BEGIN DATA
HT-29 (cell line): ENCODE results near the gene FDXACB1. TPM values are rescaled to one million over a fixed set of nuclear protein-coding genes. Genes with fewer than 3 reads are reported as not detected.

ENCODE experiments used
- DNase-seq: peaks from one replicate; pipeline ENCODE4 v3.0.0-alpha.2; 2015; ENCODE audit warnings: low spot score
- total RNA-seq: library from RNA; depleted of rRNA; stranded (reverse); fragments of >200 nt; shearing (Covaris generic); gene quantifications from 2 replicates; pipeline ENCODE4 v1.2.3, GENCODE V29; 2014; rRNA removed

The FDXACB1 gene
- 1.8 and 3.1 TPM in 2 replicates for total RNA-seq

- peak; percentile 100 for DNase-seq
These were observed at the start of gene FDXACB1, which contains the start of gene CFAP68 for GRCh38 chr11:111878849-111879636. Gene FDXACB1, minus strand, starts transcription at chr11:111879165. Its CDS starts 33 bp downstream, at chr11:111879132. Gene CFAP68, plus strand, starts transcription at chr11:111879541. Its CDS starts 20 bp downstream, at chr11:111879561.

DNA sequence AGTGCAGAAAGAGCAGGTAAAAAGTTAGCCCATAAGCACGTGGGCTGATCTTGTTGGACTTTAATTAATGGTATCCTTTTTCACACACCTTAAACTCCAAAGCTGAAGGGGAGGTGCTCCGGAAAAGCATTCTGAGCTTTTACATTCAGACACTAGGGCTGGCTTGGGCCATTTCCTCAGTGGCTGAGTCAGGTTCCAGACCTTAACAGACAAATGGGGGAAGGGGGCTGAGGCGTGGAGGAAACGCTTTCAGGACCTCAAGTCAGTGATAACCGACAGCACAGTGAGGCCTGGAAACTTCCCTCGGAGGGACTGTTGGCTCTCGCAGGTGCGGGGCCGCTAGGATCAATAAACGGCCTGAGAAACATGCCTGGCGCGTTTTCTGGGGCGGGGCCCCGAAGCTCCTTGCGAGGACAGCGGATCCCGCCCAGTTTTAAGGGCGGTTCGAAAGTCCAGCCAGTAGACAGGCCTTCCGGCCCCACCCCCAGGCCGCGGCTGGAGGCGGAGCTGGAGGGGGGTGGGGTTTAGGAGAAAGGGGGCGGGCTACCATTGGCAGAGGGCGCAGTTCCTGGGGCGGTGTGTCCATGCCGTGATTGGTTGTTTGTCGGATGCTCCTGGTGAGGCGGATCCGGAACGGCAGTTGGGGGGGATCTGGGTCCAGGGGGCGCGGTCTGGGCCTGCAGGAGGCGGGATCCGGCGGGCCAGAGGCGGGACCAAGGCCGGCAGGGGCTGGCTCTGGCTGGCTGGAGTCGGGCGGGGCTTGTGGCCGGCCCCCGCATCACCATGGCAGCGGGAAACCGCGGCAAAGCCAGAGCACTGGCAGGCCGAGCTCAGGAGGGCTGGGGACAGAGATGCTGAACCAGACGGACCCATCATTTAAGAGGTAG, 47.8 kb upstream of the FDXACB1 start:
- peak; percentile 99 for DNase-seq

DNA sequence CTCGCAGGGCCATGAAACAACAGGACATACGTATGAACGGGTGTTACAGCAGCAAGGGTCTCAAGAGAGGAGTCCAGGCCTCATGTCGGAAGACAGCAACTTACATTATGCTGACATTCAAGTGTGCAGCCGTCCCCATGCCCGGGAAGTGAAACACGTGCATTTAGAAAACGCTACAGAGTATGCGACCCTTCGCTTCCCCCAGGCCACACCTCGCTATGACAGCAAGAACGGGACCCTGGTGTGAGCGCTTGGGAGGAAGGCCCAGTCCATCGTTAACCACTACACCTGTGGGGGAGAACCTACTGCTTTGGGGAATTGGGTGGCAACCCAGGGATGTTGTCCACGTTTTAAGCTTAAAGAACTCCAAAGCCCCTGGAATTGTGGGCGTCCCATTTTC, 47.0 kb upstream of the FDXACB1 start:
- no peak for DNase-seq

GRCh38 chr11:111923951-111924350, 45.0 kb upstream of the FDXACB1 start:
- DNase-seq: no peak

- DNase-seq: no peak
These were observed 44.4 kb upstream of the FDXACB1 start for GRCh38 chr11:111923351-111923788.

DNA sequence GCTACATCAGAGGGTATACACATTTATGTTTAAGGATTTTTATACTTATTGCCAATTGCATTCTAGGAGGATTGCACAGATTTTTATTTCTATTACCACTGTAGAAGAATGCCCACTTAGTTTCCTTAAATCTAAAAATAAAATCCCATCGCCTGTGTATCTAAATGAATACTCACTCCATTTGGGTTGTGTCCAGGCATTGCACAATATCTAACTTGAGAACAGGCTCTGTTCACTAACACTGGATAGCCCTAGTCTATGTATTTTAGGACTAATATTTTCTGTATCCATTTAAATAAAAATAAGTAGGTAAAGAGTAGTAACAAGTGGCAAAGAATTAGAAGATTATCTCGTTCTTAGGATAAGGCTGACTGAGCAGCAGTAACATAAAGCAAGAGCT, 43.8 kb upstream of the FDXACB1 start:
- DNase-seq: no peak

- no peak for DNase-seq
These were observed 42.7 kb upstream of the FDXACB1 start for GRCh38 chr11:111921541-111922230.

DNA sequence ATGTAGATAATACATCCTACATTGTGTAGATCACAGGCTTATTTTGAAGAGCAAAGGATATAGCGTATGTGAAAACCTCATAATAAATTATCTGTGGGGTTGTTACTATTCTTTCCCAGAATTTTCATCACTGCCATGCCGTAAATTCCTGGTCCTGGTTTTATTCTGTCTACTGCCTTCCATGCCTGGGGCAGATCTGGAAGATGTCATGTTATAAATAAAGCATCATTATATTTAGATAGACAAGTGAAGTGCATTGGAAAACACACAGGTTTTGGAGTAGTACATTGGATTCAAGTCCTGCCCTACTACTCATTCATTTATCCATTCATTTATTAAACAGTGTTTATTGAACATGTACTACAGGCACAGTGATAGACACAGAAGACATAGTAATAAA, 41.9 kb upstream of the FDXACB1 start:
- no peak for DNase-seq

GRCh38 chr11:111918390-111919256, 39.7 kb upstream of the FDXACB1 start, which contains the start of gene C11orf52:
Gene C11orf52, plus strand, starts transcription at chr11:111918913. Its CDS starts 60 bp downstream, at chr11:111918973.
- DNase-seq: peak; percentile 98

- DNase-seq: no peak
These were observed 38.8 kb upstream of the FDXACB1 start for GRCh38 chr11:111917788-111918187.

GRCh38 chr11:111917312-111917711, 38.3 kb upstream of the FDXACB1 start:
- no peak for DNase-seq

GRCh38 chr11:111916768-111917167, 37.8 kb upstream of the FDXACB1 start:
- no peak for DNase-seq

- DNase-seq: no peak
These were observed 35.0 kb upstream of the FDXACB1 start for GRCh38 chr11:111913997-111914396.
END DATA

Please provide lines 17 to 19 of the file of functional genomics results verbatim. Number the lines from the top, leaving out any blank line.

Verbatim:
DNA sequence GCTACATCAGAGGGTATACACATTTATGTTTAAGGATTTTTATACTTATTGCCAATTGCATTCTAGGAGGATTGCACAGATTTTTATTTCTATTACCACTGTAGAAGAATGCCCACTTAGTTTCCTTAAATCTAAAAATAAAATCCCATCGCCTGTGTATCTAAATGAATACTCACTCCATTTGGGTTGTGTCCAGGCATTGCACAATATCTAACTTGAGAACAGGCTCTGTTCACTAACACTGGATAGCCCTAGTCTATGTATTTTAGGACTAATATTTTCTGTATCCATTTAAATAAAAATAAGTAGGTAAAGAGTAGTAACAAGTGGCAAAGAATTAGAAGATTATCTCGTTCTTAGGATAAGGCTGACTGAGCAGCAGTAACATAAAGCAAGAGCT, 43.8 kb upstream of the FDXACB1 start:
- DNase-seq: no peak

- no peak for DNase-seq